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MyNoRevMo, Day 7: Performing Minor Surgery

During the first week of NaNoWriMo, I’ve been getting good news from my writer friends, who have either kept up the 1667-words-per-day pace or sprinted along to give themselves some room for days later in the month when they won’t have as much time to write.

Meanwhile, I’ve been doing my daily 1.5 hour of revision. I’m wandering around in part two, doing whatever I feel needs to be done. And there are basically two things that need to be done: add or cut. But it’s not quite that simple. Cutting involves slashing a paragraph here, then performing minor surgery on a paragraph there. Adding involves extending this sentence, adding that completely new sentence, and keeping a list of scenes to write later (and, some days, writing one of those scenes).

The process comes dangerously close to being aimless, but it’s more accurate to say it’s a necessarily flexible way to explore the structure I laid down in planning and writing the first draft. I’m figuring out how the story works. Working in Scrivener is crucial to this process. The application allows a writer to create individual text files as large or as small as necessary, so I can drag-and-drop the parts to explore the possibilities of the whole.

For example, I had a set of scenes that felt connected, but for months I didn’t know how they would fit together. On Friday evening, the time came to play with them. I started trimming the big, chunky scenes into pieces and began weaving them together. With a little cutting and adding, I think they tell a story now as two chapters that keep the bigger story moving. Maybe they’ll need more work (I’m certain they will), but I’ve done all I can do for now. I may get the urge to work on them again tomorrow, or maybe months from now.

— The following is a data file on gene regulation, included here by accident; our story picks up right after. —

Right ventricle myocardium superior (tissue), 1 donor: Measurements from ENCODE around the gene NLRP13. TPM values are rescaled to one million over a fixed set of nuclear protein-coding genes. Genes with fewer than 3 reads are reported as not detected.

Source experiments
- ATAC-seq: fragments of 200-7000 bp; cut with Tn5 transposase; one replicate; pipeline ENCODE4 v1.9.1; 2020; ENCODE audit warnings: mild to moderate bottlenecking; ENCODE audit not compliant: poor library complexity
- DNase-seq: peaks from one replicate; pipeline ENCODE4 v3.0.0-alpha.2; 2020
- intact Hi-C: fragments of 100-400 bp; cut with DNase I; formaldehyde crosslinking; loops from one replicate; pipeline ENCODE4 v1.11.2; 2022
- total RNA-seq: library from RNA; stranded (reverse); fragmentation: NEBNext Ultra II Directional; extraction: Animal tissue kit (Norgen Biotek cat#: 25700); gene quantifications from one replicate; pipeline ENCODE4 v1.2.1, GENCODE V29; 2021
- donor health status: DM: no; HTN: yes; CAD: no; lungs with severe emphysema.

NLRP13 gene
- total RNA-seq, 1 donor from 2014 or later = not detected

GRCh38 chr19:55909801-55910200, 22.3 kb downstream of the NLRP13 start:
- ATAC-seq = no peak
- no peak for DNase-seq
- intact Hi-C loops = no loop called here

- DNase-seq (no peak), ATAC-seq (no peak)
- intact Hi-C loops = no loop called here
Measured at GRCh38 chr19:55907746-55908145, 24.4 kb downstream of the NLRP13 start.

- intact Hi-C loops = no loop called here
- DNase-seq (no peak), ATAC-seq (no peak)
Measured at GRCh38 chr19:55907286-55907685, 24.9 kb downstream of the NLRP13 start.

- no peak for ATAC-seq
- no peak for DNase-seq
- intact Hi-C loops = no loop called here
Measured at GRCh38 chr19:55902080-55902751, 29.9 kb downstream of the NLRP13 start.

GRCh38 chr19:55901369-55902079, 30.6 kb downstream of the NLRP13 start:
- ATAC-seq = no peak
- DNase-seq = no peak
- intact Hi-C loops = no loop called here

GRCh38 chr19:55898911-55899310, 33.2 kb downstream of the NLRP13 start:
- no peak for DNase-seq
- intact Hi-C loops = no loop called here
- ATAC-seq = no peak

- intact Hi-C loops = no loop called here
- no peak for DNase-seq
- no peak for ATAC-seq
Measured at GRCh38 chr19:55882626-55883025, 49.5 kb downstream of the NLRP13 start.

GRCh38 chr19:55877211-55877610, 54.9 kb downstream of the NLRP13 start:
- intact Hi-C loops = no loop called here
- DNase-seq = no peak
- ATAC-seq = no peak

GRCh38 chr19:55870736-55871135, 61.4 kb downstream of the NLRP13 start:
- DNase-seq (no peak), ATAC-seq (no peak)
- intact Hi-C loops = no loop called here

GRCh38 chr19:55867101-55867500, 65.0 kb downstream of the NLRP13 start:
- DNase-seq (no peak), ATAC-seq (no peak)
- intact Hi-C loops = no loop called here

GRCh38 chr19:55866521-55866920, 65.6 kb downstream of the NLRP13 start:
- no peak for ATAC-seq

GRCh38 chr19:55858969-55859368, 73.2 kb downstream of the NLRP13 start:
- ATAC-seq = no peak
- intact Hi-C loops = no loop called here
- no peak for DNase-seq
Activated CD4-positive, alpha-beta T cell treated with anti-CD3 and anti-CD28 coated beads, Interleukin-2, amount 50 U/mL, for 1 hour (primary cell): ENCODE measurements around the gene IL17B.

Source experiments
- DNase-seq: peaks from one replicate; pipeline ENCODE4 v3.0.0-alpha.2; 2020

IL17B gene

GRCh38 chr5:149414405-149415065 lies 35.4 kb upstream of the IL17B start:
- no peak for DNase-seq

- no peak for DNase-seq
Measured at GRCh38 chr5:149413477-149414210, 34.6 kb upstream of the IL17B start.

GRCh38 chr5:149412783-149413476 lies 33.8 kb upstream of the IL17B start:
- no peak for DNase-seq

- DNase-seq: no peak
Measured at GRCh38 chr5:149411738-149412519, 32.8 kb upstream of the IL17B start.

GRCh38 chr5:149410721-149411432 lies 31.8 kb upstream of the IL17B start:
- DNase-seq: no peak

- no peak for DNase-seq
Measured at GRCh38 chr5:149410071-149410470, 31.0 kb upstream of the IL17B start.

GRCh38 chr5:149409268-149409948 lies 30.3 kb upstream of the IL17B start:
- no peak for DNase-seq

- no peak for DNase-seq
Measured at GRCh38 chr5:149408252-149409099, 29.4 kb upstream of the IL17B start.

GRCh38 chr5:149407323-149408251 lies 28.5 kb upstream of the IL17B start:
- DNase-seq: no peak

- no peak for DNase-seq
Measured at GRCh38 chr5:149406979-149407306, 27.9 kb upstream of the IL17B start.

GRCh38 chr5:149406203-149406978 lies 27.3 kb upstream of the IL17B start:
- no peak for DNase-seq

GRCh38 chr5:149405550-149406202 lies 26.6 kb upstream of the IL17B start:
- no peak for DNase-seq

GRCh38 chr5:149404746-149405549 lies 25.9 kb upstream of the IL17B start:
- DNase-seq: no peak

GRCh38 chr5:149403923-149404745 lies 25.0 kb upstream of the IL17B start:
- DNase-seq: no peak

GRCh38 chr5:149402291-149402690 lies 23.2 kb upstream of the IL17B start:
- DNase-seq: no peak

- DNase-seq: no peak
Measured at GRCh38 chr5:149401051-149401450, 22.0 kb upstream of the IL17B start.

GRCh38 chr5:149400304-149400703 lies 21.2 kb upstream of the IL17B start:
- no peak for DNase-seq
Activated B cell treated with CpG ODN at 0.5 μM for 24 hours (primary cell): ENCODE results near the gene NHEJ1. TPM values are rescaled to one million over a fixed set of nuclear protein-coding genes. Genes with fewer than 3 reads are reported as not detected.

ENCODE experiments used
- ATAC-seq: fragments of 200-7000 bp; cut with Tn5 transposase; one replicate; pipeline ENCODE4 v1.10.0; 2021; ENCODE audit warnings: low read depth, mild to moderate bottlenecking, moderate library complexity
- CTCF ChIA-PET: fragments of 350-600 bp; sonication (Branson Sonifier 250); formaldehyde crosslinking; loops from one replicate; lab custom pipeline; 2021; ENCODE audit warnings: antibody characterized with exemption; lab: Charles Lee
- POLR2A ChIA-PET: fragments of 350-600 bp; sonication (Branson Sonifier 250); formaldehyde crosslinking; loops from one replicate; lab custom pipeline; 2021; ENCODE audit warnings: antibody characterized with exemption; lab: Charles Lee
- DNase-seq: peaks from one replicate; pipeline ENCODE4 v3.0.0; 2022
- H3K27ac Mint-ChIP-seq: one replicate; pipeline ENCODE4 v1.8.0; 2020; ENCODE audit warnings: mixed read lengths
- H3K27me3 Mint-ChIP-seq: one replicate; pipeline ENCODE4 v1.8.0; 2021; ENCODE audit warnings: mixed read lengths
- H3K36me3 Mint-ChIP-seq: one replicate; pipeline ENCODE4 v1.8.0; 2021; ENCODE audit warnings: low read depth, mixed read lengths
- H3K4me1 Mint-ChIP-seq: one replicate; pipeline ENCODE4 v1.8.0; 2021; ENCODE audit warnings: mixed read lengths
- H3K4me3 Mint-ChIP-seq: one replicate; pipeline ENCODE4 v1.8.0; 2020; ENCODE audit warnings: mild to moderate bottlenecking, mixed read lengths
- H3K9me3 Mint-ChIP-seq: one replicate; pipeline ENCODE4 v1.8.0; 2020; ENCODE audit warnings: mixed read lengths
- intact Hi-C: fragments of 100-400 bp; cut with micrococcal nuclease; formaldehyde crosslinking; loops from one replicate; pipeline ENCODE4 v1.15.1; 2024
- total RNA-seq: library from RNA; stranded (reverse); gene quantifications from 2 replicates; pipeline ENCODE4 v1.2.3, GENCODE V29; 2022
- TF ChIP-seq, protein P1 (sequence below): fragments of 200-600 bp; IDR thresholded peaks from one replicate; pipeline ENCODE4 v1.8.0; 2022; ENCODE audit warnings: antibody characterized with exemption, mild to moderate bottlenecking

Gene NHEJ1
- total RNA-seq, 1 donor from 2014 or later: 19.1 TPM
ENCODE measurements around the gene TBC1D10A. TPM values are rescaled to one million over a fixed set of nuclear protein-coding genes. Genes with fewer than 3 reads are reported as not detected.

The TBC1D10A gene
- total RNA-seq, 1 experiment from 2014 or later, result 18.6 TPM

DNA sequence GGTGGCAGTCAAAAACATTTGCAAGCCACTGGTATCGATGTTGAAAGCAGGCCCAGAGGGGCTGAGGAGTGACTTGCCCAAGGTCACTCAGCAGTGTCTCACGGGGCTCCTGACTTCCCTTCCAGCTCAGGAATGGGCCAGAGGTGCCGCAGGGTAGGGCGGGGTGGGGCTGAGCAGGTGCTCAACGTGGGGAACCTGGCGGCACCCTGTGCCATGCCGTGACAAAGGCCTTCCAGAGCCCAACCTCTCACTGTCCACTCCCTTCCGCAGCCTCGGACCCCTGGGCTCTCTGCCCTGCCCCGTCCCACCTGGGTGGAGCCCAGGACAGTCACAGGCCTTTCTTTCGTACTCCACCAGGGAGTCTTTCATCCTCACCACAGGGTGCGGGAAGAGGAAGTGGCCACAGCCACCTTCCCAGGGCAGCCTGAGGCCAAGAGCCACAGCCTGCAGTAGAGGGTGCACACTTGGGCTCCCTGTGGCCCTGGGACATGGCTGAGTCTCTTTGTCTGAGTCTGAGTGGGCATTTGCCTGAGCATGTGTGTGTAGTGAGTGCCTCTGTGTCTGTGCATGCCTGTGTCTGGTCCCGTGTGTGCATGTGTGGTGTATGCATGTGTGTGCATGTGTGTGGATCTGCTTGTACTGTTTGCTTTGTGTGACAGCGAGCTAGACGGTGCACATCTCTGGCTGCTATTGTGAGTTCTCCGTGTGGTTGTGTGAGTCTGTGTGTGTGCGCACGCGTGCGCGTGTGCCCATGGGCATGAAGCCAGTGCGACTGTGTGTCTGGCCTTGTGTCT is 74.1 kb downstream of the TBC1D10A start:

I’m relieved to have freed myself of the notion that I can only revise a piece of writing so many times without damaging its integrity or that I must impose a deadline on the writing I do for myself. As if writers must attend to time and material the same way an ice sculptor does. As if writers’ processes still revolve around writing longhand with a quill instead of taking advantage of technologies that allows us to take our time. I don’t mean that I’m going to smush together whatever crap I’ve written, admire it for months, and call it brilliant. I’m just going to trust my process. And I’m going to enjoy it. I’m surely not in it for the money.

The most important part of the process is putting in my time every day, which I haven’t done yet. It’s amazing to me how much harder it is to fit writing in on the weekends than during the workweek. Working on my novel this evening will be my reward doing everything else I’ve got to do today. Seeing writing as reward (rather than a setup for punishment) is the biggest change in my process in the past few years. Everything about writing takes longer than I think it should, but since I feel it’s worth the time it takes, that’s about all that matters.

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